August 2020

Indigenous Peoples and Human Rights

Monday, October 30, 2017

French Guiana Indigenous -- Before Reconciliation is Thinkable, You Must Admit Your Crimes


By Christine Prat

PARIS -- This year, for several months already, Natives of French Guiana have organized protests and strikes that ultimately forced the authorities and the media to notice them and report about them. The Indigenous Movement in French Guiana started long before, but it is only when the protests and strikes began to disturb the quiet life of settlers and authorities that they were forced to talk about it outside Guiana. Of course, the response of the French Government is totally inadequate. However, the existence of Indigenous Peoples "in France" has become visible. On October 14th, 2017, Christophe Pierre aka Yanuwana Tapoka, was among the speakers invited by the CSIA-nitassinan for their 37th Annual Day of Solidarity. You will find below my translation of Yanuwana's speech. The title was chosen by me, from his words, the responsibility for the choice is entirely mine.
Christine Prat

"Greetings to you all. My name is Christophe Pierre in the language of the colonialists, Yanuwana Tapoka in my mother tong.
To begin with, I think it is necessary to give a description, a short vision, of the situation and history of French Guiana, which is currently, in legal terms, a French 'département' [county], a French region like any other. What is French Guiana? French Guiana is in South America, it is a French Amazonian territory. It is 50% of the biological diversity of Europe, 80% of the biological diversity of France. It is about 300,000 inhabitants, including a handful of Native Americans who survived colonization; a handful: if we really have to give numbers, it's between ten to fifteen thousand, according to the last information. As compared to those ten to fifteen thousand, it is nowadays estimated that at the time when the colonialists arrived, there were 25 to 30 Peoples, now there are only six over. Among those six Peoples, there are the Kali'na, the Palikuyene and the Lokono, who live along the coast, and inside, there are the Teko, the Wayãpi and the Wayana. Problems are different, power relationships are different according to the geographical situation of the peoples, but the struggle is practically the same, since the 1980's.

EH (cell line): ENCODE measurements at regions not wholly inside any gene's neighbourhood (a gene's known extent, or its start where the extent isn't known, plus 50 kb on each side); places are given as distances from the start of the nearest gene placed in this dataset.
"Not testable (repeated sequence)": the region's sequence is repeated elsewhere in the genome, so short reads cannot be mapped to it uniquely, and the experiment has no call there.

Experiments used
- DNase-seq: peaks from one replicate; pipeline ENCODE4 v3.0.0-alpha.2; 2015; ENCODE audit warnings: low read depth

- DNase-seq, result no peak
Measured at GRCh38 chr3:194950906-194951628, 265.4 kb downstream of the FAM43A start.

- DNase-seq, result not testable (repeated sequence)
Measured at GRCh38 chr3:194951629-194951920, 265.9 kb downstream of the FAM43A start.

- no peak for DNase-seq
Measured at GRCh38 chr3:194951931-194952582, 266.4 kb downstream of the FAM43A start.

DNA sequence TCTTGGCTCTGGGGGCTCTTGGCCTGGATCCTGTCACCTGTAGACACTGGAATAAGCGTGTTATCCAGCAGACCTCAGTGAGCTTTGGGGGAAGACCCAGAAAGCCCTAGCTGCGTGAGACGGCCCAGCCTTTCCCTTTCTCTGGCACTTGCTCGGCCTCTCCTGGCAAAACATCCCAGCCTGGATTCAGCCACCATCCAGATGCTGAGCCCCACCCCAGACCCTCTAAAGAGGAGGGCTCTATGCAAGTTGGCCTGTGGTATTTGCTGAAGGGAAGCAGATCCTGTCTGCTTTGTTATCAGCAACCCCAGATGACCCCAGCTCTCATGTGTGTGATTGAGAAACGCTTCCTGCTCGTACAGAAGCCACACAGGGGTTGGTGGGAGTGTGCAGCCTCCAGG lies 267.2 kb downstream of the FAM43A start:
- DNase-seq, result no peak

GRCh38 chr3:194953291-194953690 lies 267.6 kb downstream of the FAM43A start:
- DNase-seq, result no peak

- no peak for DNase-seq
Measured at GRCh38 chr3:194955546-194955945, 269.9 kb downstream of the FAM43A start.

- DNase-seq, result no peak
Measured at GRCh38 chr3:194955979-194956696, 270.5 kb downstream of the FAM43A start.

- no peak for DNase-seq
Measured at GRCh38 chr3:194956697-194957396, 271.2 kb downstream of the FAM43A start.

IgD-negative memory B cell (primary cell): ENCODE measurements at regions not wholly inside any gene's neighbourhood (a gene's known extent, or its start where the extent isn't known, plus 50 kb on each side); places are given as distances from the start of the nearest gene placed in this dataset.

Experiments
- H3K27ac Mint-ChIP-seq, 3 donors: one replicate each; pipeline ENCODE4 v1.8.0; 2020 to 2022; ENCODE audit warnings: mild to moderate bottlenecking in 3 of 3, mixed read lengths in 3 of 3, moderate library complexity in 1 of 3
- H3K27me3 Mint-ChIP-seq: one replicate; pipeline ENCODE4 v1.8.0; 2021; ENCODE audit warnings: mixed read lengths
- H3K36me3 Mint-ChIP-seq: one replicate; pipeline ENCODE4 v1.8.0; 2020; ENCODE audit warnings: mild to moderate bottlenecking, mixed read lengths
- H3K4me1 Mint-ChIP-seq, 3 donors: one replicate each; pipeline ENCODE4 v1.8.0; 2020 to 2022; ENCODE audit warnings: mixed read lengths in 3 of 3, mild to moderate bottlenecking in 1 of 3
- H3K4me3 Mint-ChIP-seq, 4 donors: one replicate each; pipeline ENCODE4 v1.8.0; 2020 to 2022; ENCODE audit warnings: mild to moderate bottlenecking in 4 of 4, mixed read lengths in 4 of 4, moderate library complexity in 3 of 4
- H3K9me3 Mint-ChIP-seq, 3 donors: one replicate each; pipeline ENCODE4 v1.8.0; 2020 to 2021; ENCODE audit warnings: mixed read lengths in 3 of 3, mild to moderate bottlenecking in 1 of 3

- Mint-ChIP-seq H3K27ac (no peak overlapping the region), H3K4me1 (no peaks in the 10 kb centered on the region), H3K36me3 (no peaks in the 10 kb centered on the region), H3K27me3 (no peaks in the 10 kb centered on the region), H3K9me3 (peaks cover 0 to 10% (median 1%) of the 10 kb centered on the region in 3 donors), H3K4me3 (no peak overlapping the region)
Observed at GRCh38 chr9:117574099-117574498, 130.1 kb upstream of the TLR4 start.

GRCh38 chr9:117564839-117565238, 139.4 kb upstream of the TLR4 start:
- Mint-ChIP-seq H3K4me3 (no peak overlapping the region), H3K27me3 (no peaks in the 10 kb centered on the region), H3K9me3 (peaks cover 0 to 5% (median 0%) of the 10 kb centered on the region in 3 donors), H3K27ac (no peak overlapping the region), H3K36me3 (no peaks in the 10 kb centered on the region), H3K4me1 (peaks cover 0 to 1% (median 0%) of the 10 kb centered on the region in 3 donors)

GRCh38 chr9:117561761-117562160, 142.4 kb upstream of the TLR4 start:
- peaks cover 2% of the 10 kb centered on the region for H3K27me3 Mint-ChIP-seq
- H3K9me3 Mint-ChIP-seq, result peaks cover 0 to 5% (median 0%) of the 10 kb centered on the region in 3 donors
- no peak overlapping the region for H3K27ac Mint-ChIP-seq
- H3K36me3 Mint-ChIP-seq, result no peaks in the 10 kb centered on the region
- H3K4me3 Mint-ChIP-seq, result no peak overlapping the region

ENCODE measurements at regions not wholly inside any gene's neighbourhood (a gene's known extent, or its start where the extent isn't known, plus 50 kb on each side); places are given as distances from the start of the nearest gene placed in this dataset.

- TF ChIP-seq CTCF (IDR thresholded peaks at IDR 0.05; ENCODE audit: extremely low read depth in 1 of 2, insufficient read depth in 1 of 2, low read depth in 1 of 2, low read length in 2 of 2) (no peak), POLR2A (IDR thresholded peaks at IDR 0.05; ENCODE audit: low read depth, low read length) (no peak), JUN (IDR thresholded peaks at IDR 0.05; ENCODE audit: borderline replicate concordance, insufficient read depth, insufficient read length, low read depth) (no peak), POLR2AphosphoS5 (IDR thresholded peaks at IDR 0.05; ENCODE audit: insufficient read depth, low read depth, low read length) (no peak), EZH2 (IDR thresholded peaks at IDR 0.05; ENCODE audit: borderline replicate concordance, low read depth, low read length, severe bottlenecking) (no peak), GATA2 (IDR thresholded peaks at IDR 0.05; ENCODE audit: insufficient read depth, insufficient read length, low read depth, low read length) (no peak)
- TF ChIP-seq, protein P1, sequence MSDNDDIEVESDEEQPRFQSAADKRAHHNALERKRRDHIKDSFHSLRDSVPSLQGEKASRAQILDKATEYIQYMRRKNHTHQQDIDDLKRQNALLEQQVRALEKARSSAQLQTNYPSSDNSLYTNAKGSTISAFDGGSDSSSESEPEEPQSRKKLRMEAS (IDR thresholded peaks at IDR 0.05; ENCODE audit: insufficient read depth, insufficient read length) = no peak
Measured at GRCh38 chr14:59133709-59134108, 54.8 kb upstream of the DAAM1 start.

Kanahus Manuel in Paris 'Secwepemc Unsurrendered'

Photo copyright Christine Prat

Kanahus Manuel in Paris Secwepemc Unsurrendered

Recorded and transcribed by Christine Prat in Paris
Censored News

Photo copyright Christine Prat
I am from so-called 'British Colombia, Canada'. But I want to make it clear that we don't call it Canada. It's an illegal, dirty, evil, invading country. We have been fighting Canada for the past 150 years: this year Canada is actually celebrating its 150th birthday. When that invasion first happened, they started making 'land agreements', really illegal treaties, from the east coast to the west. But once they reached the Rocky Mountains, west of that, no treaties were made. So, our lands still remain unsurrendered and unceded territories.
Our territory is located in what is now called the south-central interior of B.C. It is approximately 180,000 square kilometers, the size of the UK. What Canada has done in this process of colonization has not been good. The impacts: like my brother said, we had the schools, the Indian residential schools, that did the same things, taking the children away from their homes and forcing them into these Church run schools, to strip the language from our people. In some of these schools, the priests and nuns raped 90% of the children. The sexual trauma on those children – my grandparents and so on – has had intergenerational impact that even affects the generation that have not gone. I am myself, as the first generation in my family, out of the residential schools' system. I am a mother of 4, and I gave birth to all of my children outside of the system, I refused to go to the doctors or hospitals to give birth, and I refused to register my children with the Canadian government. My oldest son is now 15 years old. And I cross international borders with them, I cross into the U.S., into Mexico, I brought them to Zapatista gatherings. So, anyone who thinks that you need a white man's I.D. as an Indigenous person to travel… I am just trying to prove to everybody that we do not need the white man's system to exist.